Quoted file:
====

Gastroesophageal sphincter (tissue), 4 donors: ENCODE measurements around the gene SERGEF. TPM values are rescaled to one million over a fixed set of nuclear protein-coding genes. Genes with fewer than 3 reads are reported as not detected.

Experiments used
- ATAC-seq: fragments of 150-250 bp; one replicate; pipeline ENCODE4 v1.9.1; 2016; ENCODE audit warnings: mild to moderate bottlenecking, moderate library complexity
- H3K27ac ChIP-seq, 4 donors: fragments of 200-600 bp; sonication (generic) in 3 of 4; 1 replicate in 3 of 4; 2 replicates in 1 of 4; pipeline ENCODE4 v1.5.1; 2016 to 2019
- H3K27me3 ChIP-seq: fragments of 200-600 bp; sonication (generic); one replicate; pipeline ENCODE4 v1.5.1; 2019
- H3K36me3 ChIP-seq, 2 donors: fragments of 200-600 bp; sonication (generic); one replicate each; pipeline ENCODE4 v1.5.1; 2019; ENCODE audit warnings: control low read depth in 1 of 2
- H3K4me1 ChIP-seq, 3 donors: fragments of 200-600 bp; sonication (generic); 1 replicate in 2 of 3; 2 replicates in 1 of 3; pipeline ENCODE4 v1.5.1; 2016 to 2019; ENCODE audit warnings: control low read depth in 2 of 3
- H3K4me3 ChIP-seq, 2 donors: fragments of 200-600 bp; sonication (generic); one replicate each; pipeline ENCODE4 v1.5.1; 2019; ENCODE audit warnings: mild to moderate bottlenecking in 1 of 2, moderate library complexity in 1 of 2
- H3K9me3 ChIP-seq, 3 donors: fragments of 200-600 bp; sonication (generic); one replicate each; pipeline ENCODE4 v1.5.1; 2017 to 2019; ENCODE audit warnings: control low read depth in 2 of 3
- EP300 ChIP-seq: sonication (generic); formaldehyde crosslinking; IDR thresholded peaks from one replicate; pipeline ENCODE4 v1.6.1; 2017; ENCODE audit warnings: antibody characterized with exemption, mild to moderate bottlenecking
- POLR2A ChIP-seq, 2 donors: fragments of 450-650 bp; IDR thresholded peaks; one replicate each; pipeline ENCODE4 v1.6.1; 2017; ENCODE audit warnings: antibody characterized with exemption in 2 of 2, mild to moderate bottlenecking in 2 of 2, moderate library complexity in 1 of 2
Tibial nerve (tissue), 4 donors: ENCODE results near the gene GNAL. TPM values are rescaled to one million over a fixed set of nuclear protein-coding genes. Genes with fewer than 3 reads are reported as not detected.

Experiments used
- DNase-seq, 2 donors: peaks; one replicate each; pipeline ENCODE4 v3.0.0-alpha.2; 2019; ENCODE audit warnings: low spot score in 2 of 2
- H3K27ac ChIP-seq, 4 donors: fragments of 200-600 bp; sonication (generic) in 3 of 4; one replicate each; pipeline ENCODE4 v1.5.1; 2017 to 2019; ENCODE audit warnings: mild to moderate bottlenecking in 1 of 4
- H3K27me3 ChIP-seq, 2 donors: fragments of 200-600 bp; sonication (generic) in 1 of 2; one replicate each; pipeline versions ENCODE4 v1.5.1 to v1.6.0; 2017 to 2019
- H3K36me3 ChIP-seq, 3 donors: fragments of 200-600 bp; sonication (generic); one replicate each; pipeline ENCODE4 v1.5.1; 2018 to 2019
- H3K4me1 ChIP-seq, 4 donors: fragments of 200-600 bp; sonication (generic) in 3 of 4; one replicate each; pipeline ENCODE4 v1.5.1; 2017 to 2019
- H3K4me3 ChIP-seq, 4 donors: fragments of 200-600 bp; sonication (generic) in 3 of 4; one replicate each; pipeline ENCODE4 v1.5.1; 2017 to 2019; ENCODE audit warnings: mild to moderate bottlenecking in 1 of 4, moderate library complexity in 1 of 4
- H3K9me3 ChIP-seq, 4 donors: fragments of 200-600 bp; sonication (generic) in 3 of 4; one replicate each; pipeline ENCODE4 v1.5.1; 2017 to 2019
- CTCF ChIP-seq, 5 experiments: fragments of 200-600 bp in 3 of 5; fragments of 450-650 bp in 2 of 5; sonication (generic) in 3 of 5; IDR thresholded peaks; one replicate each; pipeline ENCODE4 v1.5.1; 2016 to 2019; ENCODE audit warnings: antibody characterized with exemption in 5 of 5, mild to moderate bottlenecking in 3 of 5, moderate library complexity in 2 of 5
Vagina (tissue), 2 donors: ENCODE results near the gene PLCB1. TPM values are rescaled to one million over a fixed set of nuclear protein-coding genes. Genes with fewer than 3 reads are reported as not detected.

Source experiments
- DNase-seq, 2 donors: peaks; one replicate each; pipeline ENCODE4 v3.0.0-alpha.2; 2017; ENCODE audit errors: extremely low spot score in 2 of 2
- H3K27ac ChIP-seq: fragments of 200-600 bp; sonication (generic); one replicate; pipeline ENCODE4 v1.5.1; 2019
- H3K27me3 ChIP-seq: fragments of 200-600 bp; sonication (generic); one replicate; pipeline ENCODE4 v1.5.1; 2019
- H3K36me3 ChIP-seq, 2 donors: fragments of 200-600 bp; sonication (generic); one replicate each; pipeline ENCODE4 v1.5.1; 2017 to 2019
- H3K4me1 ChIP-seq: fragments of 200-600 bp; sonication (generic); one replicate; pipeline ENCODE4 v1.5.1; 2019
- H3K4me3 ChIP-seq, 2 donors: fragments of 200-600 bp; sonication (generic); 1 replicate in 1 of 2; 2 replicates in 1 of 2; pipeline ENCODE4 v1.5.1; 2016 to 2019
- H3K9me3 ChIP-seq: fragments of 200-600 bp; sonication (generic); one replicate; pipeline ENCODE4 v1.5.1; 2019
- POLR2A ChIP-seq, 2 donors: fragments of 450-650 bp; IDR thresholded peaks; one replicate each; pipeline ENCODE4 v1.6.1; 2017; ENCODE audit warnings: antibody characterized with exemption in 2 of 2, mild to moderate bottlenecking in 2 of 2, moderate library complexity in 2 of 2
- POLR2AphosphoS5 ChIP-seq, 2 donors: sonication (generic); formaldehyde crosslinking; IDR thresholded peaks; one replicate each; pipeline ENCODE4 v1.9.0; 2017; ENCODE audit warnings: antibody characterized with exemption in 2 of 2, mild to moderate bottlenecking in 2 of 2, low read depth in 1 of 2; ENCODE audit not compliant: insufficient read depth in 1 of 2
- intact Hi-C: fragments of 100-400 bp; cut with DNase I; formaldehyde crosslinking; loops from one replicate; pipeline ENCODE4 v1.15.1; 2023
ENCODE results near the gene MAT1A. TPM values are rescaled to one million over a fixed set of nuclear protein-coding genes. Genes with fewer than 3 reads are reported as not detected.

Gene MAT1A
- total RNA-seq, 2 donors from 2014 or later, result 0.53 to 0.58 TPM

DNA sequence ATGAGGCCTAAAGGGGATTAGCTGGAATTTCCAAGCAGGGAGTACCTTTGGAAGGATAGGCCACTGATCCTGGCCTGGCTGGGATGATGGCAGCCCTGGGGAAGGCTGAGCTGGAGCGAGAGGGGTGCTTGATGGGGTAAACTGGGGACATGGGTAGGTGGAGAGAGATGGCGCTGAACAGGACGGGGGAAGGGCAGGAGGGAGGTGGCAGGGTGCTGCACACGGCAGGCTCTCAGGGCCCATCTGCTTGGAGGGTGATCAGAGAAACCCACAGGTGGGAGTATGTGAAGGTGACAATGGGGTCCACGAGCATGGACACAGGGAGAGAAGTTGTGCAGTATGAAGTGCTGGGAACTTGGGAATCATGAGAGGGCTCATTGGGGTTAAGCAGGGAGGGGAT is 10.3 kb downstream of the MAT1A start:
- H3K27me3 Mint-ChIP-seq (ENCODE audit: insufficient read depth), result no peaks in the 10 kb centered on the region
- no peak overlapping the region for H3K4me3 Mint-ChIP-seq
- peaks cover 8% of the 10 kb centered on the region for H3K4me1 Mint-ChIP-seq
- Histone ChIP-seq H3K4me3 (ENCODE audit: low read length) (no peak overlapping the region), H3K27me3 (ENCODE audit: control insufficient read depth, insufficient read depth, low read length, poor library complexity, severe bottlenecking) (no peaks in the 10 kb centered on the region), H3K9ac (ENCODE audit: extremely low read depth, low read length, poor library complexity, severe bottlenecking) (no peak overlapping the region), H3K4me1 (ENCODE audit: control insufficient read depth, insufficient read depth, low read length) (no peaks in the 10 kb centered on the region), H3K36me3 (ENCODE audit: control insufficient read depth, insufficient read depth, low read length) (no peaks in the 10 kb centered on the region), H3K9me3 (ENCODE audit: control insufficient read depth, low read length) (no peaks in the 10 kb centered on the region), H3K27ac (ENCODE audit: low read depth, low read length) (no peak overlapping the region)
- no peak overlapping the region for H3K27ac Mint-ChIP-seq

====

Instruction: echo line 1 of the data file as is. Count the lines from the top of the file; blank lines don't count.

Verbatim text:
Gastroesophageal sphincter (tissue), 4 donors: ENCODE measurements around the gene SERGEF. TPM values are rescaled to one million over a fixed set of nuclear protein-coding genes. Genes with fewer than 3 reads are reported as not detected.